Playing opposite American Idol was merely the latest indignity. I asked a Kings scalper at 11th and Figueroa how much he could get for an Idol ticket. “Shiiit,” he said, “ain’t no tellin’. It’s American Idol.” But the Kings contraband market was grim. Although the game was announced as a “standing-room sellout,” I walked up to the box office an hour before the game and asked for the best ticket. The cashier sold me one 13 rows from the ice.
“Hey, Niemi!” a Kings fans in Section 115 said.
“You suck!” everyone else said.
I never managed to find the guy who started that particular “You suck” chant, which he laid on Sharks goalie Antti Niemi for the entire game. One fan described the chant leader as “olive-skinned,” “almost Middle Eastern,” and not a season-ticket holder. The man seemed to exist merely as an idea: He was the collective subconscious of Kings fans.
A Kings game begins with green laser lights cobwebbing the arena. For a moment, you can believe you’ve left the NHL playoffs and paid the $5 cover to enter a border-town discotheque. An announcer says, “Welcome to Staples Center, the entertainment capital of the world!” which only reminded us of the higher-rated entertainment going on next door. Pia Toscano, a former Idol contestant, performed the national anthem. Kings fans screamed during the pauses but so far as I could tell did not scream, “You suck!”
They would have plenty of chances. The Kings played the theme from The Addams Family and the crowd said, “Sharks suck!” With the Kings up 1-0, I moved across the ice for the second period and found myself sitting in front of a family of four.
“Hey, Niemi!” a young boy said.
“You suck!” his mom said.
It was like Harvey Pekar’s idea of a Mother’s Day card. But it reminded me that a smaller, hard-core fan base has its advantages. The crowd at Staples for a Kings game is a fairly accurate cross section of Kings fandom; the crowd for a Lakers game is an accurate cross section of American Express black-card holders. “People want to be seen at Lakers games,” Manning had told me. “People want to be at Kings games.”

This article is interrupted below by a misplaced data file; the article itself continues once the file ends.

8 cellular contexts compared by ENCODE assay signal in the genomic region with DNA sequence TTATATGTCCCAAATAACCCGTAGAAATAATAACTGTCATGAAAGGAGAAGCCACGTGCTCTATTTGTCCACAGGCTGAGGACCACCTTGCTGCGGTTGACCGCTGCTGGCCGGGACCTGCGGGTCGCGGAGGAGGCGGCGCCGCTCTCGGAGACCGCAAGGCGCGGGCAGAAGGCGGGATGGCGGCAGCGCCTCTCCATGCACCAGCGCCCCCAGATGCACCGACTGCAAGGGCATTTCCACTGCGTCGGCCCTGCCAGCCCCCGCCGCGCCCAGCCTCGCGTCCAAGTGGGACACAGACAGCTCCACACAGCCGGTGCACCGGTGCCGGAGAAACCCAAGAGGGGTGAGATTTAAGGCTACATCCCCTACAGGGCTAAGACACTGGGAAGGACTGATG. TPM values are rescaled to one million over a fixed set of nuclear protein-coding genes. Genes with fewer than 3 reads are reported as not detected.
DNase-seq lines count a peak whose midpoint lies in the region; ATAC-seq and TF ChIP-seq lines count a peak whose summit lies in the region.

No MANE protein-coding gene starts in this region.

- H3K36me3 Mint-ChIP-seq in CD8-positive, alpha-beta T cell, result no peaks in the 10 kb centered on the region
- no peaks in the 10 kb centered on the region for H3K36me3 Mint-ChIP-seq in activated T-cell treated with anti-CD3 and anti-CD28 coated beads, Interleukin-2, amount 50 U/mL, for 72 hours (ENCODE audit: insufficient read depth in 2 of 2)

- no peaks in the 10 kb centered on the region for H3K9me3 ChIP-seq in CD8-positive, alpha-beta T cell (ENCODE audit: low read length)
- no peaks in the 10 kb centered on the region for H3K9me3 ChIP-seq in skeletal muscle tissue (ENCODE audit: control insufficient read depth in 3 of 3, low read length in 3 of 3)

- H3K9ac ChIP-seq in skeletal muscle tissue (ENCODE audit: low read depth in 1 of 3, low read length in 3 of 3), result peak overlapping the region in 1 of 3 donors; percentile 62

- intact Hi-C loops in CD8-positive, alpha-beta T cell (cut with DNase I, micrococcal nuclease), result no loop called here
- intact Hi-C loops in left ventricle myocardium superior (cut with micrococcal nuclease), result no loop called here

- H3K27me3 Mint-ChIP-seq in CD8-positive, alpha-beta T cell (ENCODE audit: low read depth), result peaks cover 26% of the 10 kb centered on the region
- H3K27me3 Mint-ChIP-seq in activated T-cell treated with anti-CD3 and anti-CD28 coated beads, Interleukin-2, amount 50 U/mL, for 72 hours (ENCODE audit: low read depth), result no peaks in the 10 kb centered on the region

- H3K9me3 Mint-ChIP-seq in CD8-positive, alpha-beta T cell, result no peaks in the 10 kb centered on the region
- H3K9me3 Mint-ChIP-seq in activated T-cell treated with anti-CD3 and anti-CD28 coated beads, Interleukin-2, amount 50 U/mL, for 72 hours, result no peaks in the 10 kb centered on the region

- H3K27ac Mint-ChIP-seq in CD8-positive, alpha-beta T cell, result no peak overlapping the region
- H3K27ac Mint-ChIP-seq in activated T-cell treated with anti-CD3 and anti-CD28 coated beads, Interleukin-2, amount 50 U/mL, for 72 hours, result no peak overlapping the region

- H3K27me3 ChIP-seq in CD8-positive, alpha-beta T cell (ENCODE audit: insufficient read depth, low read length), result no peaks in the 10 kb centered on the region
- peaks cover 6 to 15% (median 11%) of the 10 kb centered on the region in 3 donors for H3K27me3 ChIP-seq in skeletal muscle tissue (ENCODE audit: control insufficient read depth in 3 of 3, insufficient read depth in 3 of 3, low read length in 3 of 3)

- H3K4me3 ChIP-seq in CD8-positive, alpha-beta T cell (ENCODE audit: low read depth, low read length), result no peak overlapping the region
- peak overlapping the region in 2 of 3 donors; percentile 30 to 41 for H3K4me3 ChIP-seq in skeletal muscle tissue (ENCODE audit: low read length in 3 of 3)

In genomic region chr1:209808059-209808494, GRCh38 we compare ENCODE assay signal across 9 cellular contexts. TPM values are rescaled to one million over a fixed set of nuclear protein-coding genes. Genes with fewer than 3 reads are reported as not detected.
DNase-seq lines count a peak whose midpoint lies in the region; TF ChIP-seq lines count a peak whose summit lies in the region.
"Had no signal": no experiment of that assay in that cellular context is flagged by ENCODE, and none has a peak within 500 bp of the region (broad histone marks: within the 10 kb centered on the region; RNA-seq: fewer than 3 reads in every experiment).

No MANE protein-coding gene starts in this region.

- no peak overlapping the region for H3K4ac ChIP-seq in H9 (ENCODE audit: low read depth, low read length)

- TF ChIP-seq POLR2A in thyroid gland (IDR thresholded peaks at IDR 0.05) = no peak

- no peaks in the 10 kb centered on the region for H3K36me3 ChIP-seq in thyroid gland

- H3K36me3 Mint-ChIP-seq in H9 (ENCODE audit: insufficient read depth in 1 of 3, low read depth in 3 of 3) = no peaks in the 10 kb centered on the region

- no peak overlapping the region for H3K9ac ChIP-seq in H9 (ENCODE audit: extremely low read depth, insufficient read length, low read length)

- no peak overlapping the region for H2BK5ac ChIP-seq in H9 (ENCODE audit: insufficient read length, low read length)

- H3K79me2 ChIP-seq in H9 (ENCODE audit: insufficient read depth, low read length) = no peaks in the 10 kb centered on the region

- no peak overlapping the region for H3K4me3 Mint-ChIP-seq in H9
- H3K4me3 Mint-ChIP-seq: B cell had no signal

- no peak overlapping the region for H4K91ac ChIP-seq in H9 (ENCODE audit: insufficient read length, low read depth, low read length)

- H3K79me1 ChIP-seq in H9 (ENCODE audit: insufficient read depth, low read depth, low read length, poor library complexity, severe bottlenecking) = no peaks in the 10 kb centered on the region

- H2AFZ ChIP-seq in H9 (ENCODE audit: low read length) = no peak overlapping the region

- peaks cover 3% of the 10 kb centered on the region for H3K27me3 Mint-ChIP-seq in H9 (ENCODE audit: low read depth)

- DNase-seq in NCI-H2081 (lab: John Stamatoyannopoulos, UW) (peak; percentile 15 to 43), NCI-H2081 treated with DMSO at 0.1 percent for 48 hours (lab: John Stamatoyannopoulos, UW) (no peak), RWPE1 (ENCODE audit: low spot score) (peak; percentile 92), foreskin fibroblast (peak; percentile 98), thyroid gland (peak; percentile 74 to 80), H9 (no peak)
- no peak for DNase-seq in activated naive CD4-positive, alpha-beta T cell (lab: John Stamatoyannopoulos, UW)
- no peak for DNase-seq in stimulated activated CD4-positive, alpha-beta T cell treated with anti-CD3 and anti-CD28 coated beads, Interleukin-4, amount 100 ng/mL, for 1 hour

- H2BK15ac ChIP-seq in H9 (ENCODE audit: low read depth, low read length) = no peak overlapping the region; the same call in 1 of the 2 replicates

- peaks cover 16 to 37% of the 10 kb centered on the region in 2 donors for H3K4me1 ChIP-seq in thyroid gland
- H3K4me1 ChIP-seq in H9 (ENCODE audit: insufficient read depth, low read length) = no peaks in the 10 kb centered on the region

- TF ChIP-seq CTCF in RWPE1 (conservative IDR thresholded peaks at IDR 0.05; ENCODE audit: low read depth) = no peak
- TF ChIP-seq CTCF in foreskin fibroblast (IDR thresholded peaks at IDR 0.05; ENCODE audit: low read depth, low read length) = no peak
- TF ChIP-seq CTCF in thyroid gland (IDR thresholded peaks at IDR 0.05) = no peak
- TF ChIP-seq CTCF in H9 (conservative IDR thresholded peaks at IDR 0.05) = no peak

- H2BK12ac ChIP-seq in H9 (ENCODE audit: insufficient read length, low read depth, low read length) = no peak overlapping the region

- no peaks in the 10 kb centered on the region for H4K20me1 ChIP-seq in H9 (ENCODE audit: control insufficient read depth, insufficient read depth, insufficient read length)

The Kings went up 2-0 on a Drew Doughty goal (“Hey, Niemi!”), but the Sharks scored two quick ones and tied the game. I heard a commotion behind me and turned to find two Sharks fans covered in beer. A pair of Kings fans, an apparent husband-and-wife team who looked extremely rugged, were leering at them from two rows up.
The Sharks fans called themselves Adam and Emiliano. “They were talking a bunch of shit to the San Jose fans,” Adam recounted later, “and then, boom-boom, it’s tied. They don’t handle it well. They threw beer on us.”
Emiliano, who had drank more beer than had been thrown on him, said, “That’s already happened!”
Adam ignored that. “The third period is going to be great,” he said.
“My back’s wet,” Emiliano said.
“A Thornton goal is going to win it,” Adam said. “I’m excited.”
“I’m not,” Emiliano said. “I’m uncomfortable.” They returned to their seats to face the wrath of Kings fans.
I went back to Section 115. With less than two minutes left, the Kings were down a goal when they found themselves with a 5-on-3 power play, which came when Marc-Edouard Vlasic inexplicably chucked the puck into the crowd. (Vlasic said it deflected off Jeff Carter.) It was the Kings’ turn to go boom-boom. Dustin Brown scored a goal. (“Ni-em-i!”) Trevor Lewis scored another. (“Ni-em-i!”) The game had been tied and won in 22 seconds.
Kings fans marched madly out of Staples and into the L.A. Live plaza. They acted like they owned the place. They surrounded Colin Fraser when he made his way to the postgame show; they screamed, “Fuck you, Seacrest!”; they video-bombed the correspondents who were reporting on American Idol; and they retweeted Matthew Perry. I saw a woman ask her significant other, in weepy and insistent terms, to confirm she’d just seen one of the greatest games of her life. She had. Keep your Lakers tickets. On this night, being a Kings fan did not suck.